Second region to turn its back on local government


p2371-alparra-utopia-2-okBy ERWIN CHLANDA
A second bush region is making moves to regain control over municipal and other services, under a banner of self determination.
Several communities in the Utopia area north-east of Alice Springs have formed the Urapuntja Aboriginal Corporation (UAC).
According to its administrator, Michael Gravener, it “is developing a business plan aimed at building capacity to  resource the homelands of Utopia which  includes Centrelink and post office services, and – over a transitional period of about three years – take control over services and functions currently performed by the Barkly Regional Council and other entities”.
A similar move is under way at Amoonguna, just outside Alice Springs.
Mr Gravener, appointed only a week ago, says the local traditional owners have decided to regain the independence they had prior to the Intervention and the advent of local government in the bush.
He says like in Amoonguna housing maintenance is a major problem.
UAC is negotiating leases of land for offices and other facilities from two Aboriginal land trusts.
Mr Gravener says the corporation expects to work in its endeavours with the Barkly Regional Council and the Office of the Prime Minister.


  1. It’s amazing they want to turn their backs on local government, but still want Centrelink payments. If left up to them very little will be achieved. These people are too lazy to even build their own houses.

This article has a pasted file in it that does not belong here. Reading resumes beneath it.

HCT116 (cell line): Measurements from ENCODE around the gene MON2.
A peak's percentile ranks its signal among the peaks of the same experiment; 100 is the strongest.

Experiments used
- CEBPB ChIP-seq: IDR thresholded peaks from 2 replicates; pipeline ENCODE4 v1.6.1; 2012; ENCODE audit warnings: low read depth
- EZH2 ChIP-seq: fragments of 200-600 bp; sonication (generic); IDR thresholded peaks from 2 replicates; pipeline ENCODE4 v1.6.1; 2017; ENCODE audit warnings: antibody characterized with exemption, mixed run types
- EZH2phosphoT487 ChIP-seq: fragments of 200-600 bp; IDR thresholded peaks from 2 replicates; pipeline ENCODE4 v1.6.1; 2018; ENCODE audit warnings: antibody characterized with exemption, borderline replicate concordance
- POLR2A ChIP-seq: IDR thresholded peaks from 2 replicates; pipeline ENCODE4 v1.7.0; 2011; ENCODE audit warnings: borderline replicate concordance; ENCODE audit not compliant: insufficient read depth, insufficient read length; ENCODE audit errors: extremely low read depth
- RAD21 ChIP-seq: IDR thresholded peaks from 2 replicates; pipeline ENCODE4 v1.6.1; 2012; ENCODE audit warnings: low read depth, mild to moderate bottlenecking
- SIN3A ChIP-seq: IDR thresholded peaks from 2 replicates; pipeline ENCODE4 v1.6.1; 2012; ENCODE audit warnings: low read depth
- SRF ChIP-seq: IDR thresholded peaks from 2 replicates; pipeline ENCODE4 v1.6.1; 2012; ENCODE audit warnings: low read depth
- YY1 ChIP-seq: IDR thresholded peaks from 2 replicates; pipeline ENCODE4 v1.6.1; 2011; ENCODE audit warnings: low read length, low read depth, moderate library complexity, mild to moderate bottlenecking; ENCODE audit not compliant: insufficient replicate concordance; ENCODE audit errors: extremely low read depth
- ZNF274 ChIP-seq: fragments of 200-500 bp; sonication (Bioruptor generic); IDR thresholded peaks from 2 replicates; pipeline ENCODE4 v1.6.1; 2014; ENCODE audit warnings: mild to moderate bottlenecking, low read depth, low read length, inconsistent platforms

2. Urapuntja Aboriginal Corporation (UAC) I fully support you. We stand firmly on your (Apmere) ground to fight for what belongs to you.
    Self determination and community control was promised at Wave Hill Freedom Day meeting. I was there when the Minister promised this.
    Dedication, determinations, devotion and direction is all our people need to support each other.

  3. Second thoughts: Having their own independence would be great for them.
    Let them fix and build their own homes and pay for the materials.
    This would also be a great saving to the local government.
    I just hope they have enough indigenous workers to do all the works they require.

  4. A quick response to your comment, Fred. The article is about an Indigenous community-controlled organisation voluntarily electing to take over the delivery of local municipal functions and service provision themselves.
    I suggest that this is a hugely proactive, resourceful undertaking requiring great drive, skilfulness and commitment.
    Hats off to them.
    In the town I live in, I merely pay my rates and hope the council does the rest.


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